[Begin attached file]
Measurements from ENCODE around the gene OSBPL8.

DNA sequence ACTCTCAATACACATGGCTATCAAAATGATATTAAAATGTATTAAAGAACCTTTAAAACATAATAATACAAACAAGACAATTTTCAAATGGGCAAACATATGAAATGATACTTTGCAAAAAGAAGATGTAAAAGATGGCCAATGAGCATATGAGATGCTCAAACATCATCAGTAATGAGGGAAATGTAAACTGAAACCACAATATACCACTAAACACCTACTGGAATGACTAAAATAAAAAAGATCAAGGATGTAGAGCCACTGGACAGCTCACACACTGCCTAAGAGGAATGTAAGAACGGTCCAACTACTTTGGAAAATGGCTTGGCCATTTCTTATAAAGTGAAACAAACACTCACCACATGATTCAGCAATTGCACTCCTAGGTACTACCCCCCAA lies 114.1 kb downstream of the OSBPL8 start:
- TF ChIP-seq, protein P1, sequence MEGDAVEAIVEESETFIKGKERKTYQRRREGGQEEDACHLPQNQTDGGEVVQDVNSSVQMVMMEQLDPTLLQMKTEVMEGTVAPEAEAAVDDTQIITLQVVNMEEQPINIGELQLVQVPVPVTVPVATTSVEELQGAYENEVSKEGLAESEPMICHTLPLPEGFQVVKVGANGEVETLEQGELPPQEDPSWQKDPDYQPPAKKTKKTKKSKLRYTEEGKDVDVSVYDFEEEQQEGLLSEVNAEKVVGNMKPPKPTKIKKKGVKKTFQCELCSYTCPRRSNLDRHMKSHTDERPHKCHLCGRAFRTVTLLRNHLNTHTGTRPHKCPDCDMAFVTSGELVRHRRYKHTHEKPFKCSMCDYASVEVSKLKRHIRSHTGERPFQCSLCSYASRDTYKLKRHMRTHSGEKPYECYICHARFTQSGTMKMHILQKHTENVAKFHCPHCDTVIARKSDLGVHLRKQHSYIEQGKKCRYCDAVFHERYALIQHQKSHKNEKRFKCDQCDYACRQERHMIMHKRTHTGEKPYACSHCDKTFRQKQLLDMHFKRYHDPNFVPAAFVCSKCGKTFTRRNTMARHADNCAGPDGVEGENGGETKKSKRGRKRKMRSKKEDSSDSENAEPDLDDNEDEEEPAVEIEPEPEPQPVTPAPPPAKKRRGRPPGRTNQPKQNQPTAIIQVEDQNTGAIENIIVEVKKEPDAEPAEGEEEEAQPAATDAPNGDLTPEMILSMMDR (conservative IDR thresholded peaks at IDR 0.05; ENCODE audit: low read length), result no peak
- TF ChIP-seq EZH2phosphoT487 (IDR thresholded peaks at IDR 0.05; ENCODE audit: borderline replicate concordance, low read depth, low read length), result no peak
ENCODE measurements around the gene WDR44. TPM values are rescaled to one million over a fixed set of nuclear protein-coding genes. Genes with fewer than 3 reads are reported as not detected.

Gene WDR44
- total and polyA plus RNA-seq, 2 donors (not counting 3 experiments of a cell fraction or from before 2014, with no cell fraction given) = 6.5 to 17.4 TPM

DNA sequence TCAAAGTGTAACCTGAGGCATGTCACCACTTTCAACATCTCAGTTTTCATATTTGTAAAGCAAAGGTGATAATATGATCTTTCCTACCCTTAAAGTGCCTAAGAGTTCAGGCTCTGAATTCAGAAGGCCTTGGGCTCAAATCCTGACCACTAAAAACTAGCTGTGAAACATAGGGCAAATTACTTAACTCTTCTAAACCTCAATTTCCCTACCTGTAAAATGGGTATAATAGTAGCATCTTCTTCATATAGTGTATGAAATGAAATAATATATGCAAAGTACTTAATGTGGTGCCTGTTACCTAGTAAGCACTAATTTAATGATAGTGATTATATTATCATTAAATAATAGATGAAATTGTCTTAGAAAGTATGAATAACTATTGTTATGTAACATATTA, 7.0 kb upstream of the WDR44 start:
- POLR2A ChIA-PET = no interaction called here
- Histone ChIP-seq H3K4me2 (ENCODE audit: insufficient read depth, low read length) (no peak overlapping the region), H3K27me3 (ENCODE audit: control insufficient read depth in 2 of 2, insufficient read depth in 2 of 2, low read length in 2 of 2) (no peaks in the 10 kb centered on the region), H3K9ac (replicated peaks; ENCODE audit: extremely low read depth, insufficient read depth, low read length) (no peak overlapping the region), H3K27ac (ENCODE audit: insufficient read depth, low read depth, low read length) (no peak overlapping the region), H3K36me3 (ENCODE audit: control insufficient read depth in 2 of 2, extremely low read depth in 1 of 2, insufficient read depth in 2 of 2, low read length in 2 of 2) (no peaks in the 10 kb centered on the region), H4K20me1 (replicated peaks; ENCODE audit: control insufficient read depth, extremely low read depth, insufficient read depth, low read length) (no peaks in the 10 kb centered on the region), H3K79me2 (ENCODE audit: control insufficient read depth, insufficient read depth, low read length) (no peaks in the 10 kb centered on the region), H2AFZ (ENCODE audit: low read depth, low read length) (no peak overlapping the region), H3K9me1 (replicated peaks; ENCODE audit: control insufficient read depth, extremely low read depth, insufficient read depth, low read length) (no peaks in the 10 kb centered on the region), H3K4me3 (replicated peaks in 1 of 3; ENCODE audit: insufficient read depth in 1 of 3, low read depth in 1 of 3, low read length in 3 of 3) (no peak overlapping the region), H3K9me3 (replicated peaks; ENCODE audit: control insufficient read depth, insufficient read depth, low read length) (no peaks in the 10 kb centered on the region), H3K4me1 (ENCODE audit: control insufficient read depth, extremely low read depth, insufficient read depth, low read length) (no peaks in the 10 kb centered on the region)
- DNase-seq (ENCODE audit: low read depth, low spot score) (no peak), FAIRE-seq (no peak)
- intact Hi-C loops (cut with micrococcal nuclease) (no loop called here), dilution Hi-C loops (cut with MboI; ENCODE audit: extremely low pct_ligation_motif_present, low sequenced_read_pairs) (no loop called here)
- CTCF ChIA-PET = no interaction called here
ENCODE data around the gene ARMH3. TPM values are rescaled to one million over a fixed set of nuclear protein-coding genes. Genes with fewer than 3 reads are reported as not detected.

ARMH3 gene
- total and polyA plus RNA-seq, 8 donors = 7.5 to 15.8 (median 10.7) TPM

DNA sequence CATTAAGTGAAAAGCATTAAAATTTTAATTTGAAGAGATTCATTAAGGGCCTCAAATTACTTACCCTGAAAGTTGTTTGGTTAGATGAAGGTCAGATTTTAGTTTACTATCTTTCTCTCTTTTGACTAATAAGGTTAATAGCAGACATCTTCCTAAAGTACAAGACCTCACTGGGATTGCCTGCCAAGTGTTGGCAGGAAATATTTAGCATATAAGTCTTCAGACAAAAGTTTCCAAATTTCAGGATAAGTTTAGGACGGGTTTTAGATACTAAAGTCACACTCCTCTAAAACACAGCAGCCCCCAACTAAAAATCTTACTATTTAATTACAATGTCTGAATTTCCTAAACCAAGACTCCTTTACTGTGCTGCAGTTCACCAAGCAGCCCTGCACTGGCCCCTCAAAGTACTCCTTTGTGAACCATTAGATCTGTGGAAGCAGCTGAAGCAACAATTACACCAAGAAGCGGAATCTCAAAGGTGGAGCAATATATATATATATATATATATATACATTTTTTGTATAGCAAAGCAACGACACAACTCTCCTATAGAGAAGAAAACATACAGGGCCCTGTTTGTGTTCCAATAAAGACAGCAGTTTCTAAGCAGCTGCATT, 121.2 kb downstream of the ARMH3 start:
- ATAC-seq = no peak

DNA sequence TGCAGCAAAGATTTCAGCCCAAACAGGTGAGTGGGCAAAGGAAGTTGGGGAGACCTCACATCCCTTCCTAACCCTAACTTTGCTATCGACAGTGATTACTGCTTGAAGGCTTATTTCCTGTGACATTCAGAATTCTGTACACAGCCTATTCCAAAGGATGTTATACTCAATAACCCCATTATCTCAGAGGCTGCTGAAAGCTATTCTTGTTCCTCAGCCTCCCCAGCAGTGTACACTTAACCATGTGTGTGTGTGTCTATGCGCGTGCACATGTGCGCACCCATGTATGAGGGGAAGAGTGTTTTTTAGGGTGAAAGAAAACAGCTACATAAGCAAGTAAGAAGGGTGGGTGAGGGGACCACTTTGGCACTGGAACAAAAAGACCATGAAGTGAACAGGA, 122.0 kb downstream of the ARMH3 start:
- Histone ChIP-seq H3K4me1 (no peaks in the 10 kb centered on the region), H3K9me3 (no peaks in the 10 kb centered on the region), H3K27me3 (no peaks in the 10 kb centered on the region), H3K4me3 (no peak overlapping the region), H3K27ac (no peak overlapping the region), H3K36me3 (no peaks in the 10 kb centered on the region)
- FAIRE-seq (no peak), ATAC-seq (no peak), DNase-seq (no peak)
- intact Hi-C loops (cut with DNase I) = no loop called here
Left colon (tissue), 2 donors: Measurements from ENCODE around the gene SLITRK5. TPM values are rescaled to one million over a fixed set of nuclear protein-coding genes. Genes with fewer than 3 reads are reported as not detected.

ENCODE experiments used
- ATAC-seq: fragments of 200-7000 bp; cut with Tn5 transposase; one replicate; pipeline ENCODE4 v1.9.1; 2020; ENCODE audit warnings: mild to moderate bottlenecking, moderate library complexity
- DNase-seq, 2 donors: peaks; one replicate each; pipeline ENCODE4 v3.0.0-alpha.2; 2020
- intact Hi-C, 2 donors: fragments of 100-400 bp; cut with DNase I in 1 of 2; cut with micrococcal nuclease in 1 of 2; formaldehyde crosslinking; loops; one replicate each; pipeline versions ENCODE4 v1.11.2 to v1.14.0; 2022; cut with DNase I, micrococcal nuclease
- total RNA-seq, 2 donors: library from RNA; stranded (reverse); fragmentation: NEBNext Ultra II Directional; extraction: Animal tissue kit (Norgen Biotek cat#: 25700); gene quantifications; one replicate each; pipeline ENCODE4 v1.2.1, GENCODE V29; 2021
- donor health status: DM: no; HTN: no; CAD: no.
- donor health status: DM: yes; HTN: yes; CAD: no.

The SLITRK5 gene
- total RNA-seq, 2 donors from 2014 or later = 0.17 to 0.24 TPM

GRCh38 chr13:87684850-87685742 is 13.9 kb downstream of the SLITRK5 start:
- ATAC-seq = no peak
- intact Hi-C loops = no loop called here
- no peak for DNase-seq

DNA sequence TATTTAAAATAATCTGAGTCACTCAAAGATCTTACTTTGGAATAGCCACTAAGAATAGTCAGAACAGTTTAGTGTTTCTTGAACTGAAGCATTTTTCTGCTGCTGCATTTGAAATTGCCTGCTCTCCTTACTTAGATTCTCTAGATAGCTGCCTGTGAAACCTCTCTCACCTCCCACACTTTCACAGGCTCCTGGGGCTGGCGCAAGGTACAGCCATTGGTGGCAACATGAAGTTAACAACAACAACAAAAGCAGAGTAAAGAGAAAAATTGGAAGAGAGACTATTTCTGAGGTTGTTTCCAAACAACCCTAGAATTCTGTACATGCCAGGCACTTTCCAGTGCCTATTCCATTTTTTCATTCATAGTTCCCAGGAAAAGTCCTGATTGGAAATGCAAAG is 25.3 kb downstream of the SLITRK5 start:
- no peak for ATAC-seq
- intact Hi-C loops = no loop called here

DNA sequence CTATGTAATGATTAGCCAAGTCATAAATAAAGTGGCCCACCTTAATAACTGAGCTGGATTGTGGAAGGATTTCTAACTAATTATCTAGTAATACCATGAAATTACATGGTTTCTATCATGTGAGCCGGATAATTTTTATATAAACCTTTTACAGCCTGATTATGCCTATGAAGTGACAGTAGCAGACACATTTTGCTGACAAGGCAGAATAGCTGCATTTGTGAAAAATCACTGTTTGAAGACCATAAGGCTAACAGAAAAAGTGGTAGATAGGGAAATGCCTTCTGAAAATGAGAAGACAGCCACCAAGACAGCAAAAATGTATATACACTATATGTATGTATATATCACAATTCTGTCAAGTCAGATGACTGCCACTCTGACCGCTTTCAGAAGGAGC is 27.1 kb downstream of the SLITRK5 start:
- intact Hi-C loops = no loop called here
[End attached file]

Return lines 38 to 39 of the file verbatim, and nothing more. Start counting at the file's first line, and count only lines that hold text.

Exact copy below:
- no peak for ATAC-seq
- intact Hi-C loops = no loop called here